How many images are there in your photo library? What are your plans to manage that library over the next 20+ years? Do you keep a separate archive of important images, video clips, and other documents for future reference?
I ask these questions because hardly anyone else does. We’ve all got sophisticated still and video cameras built into our phones, maybe something standalone for more serious photo/video work, and plenty of other means of generating tens, even hundreds of gigabytes of data each year. But where are we going to keep it all?
It used to be easy. When you got married, say, you hired a pro or bribed a friend to shoot some still photos, selected the best few dozen, and stuck them in a wedding album. From then on, whenever you wanted to get rid of unwanted guests, you knew that showing them your old wedding photos would do the trick.
Children were not dissimilar: by the time that they left home, they’d have a few albums with photos of their childhood friends, holidays, and birthday occasions.
It is now easy to shoot well over a thousand images a year; if you have children or travel much, that can readily rise to two to five thousand per year. Add a few hundred video clips, a year’s-worth of your more important email messages and other documents, and you are quite probably accumulating many thousands of important files per year. If you’re thirty years old now and expect to keep this up for the next thirty years or more, you’ll end up with well over a hundred thousand documents by the time you’re sixty. And that’s before you start shooting 360˚ VR or whatever the next craze will be.
Recently I have had a series of questions from Mac users with more than ten thousand images in their photo libraries. These are not professional photographers, just regular users who use cameras to record their life, travels, friends, and children. They are currently using consumer apps – iPhoto or Photos – to try to manage those libraries, which are growing inexorably over time.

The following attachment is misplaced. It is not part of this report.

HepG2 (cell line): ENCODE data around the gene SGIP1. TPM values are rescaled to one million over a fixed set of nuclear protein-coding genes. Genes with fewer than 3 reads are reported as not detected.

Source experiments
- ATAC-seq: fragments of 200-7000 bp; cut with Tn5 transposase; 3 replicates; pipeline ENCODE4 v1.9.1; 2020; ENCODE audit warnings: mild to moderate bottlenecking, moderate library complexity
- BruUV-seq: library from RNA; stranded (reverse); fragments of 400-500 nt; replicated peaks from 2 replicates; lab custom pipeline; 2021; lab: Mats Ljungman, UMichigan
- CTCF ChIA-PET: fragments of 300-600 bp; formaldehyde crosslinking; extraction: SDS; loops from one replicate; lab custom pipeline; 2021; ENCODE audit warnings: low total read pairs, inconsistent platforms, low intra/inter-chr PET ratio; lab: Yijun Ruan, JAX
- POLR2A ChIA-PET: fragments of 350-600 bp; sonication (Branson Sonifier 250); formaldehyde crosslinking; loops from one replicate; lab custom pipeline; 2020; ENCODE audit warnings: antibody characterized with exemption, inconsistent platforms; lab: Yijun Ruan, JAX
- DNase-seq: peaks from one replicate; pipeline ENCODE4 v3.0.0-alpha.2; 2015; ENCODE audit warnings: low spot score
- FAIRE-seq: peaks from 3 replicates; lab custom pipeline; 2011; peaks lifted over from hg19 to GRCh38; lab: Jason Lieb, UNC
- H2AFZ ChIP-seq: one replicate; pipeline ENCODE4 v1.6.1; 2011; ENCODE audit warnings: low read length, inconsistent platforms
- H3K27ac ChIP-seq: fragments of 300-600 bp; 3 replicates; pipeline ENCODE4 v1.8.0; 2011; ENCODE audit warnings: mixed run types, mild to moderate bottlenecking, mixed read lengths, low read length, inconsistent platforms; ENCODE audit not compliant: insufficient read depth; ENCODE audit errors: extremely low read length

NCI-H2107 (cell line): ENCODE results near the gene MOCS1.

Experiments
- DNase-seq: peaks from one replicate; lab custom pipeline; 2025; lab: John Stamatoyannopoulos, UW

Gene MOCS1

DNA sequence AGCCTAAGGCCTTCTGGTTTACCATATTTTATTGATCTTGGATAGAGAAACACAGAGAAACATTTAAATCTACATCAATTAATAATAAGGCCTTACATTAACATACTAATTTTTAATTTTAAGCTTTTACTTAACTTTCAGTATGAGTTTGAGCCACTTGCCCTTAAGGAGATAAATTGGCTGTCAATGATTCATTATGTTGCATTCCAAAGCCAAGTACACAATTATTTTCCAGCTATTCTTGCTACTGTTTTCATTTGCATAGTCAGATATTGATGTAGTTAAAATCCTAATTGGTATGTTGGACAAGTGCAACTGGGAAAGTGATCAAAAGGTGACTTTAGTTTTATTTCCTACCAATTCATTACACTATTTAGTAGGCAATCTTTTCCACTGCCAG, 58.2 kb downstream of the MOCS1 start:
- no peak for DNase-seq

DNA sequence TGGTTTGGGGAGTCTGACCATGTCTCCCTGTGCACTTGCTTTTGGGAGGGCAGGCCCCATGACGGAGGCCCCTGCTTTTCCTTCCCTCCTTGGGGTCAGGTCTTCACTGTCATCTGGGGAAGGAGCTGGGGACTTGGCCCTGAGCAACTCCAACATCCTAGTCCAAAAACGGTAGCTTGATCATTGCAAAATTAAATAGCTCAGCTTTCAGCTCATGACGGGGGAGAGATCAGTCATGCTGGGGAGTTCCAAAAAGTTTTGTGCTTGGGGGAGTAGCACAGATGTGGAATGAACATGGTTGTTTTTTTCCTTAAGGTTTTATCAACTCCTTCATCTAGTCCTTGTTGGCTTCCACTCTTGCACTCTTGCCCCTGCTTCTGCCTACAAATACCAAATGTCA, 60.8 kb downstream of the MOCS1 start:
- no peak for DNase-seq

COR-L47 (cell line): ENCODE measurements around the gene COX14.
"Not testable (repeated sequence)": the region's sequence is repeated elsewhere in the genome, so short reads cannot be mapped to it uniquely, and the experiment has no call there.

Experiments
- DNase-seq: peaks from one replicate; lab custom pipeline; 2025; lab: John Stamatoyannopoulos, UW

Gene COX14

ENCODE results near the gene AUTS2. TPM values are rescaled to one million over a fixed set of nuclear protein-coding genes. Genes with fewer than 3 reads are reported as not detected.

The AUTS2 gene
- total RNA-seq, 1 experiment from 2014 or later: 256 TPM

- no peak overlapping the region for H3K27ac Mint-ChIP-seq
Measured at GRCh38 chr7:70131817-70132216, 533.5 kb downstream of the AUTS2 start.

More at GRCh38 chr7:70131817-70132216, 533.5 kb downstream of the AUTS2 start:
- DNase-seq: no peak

Not only have they not planned to manage their image archives, but I am unable to point them towards any affordable app which might help them do so.
The rate at which most of us are accumulating still images, video, and other content, we should really be looking at what is currently termed a digital asset management (DAM) system. These are available for organisations like museums and galleries, commercial image libraries, and large corporations. They are neither priced for nor aimed at consumers.
There aren’t even any particularly good storage solutions available. The big players, including Apple, are mad keen on selling us cloud storage, which is fine for sharing our current images and documents, but hardly a good or cost-effective solution for archives. In the absence of any built-in optical drives, you’d need an external Blu-ray burner and archival quality media to do the job properly, and at significant cost.
The biggest problem, though, is that content libraries are not designed to work with libraries that are partially offline. Assuming that you are assiduous in maintaining the metadata of your accumulating images and content, those metadata need to be kept online even when the associated images are archived offline. When Uncle Jim dies, and you’re putting together the programme for his funeral service, you want to know exactly where to look in your archive to find that image of him at your eighteenth birthday party.
Even if you’ve paid lots of money for a DAM system, archival storage, and solved the problem of searching the metadata for offline content, apps like Photos aren’t designed to export an archive library complete with its metadata. In fact, Apple, Adobe, and the other vendors that we look to are as unprepared to help you cope with this relentless onslaught of new images as you are.
I’m rather hoping that a company with better vision for our future needs might come up with a solution. And preferably before I get messages from users struggling with twenty thousand images in their Photos library.